The internet has revolutionised the way we shop. With one click you can find an unimaginable choice of items, compare prices to get the best deal and organise for that 'must have' item via next day delivery. Yet how willing would you be to purchase from a website from outside the UK subject to different regulations, uncertainty as to reliability and even potential language barriers.
This is an issue which is being addressed by the EU Consumer Commissioner's report "Barriers to E-Commerce" published this month. The Commission have analysed patterns of online commerce in both a domestic and an EU setting and have found that there are barriers which are inhibiting the growth of cross-border e-commerce. Statistics show that in the EU as a whole, the percentage of people buying at least one item over the internet increased from 27% to 33% between 2006 and 2008, representing a steady increase. In terms of total online sales, cross-border e-commerce is only at a level of 7%, showing an increase of only 1% since 2006. This is an important issue for the Commission as freedom of movement of goods is one of the key, founding principles of the EU.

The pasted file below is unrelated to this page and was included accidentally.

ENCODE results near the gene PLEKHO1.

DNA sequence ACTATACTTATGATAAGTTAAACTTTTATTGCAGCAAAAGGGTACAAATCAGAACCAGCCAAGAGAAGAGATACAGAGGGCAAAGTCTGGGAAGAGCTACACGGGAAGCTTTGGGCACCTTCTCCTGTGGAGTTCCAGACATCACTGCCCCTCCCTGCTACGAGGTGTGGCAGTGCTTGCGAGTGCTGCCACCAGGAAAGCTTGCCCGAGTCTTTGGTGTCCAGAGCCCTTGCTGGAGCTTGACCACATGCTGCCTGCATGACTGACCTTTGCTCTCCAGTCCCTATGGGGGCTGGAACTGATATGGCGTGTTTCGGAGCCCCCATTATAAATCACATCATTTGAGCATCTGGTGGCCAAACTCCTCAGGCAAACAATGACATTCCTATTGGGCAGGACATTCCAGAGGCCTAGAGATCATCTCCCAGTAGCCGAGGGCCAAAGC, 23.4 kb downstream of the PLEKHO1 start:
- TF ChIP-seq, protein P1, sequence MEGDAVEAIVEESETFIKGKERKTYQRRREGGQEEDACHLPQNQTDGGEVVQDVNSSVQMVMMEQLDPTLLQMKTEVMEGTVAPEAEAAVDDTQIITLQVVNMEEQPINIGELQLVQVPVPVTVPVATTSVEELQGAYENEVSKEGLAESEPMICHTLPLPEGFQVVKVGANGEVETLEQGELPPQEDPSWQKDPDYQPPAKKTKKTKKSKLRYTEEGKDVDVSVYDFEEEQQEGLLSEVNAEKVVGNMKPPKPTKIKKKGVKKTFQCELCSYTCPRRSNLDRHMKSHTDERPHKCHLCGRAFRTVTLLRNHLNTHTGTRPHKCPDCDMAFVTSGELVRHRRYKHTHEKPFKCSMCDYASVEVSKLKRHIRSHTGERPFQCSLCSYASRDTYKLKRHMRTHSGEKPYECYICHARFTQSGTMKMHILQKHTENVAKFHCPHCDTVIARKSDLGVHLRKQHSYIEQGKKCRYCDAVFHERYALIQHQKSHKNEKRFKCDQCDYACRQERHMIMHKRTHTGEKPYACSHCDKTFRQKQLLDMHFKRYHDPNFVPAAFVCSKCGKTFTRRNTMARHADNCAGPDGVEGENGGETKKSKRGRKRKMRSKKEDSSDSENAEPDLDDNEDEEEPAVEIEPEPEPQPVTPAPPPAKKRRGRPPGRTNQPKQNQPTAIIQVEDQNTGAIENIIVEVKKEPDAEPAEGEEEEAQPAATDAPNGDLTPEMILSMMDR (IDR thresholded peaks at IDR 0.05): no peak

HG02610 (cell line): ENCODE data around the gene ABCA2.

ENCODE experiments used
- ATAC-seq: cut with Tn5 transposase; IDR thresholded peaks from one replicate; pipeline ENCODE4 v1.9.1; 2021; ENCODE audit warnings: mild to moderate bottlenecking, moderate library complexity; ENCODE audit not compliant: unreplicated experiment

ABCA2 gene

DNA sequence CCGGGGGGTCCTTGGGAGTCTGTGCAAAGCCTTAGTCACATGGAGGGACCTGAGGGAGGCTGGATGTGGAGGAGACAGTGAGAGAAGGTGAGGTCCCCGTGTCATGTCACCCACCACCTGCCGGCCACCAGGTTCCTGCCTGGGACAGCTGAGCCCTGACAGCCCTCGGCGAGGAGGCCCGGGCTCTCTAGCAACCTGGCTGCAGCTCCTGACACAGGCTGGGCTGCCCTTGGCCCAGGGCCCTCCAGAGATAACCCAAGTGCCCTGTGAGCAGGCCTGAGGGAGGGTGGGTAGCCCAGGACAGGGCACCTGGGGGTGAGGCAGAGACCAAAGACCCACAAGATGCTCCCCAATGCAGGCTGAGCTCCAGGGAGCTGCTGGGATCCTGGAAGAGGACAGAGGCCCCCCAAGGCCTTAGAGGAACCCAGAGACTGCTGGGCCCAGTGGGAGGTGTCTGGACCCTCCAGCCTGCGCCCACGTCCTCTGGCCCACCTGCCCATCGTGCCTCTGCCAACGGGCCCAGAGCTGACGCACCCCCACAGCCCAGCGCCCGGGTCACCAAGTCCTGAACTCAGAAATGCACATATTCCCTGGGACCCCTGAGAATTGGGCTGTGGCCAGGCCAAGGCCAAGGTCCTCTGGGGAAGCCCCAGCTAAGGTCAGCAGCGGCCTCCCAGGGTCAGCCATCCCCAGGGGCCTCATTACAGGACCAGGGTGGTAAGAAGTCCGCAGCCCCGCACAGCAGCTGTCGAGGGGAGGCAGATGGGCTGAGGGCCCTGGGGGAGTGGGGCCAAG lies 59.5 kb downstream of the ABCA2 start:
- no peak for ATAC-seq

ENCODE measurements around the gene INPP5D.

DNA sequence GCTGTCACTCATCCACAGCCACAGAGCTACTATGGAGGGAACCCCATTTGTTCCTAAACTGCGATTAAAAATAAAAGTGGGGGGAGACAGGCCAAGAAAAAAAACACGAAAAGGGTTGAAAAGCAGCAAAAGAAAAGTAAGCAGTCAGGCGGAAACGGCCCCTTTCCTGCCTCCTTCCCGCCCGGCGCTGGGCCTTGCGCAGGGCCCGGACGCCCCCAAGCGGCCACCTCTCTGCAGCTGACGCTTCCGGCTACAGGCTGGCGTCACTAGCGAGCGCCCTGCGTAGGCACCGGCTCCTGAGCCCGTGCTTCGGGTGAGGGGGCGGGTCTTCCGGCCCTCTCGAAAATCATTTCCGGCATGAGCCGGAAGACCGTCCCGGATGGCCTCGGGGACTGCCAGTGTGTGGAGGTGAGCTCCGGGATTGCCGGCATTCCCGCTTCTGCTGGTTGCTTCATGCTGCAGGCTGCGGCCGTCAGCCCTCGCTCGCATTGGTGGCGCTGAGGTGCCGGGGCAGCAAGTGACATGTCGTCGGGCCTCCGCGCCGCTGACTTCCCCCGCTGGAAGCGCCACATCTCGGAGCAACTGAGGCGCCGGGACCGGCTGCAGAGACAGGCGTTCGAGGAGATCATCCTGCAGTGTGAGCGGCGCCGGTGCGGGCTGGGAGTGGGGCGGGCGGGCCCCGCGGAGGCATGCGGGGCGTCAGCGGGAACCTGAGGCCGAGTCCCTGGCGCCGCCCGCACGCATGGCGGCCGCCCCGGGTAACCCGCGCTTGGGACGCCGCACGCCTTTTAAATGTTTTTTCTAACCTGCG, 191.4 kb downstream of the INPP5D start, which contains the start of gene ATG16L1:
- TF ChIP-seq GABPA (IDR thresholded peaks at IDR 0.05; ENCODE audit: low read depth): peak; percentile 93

These barriers include both technical barriers and perceived barriers. Differing tax regimes, consumer law, language barriers and selective distribution from retailers all represent technical reasons why the growth in cross-border e-commerce is being constrained. However, the Commissioner has found that there are perceived barriers, for example assumptions that processing complaints, returns, payment security and delivery are more difficult in cross-border transactions.
This report is only part of a wider EU consultation on barriers to e-commerce and will be followed up in autumn of this year with the Commissioner's final report.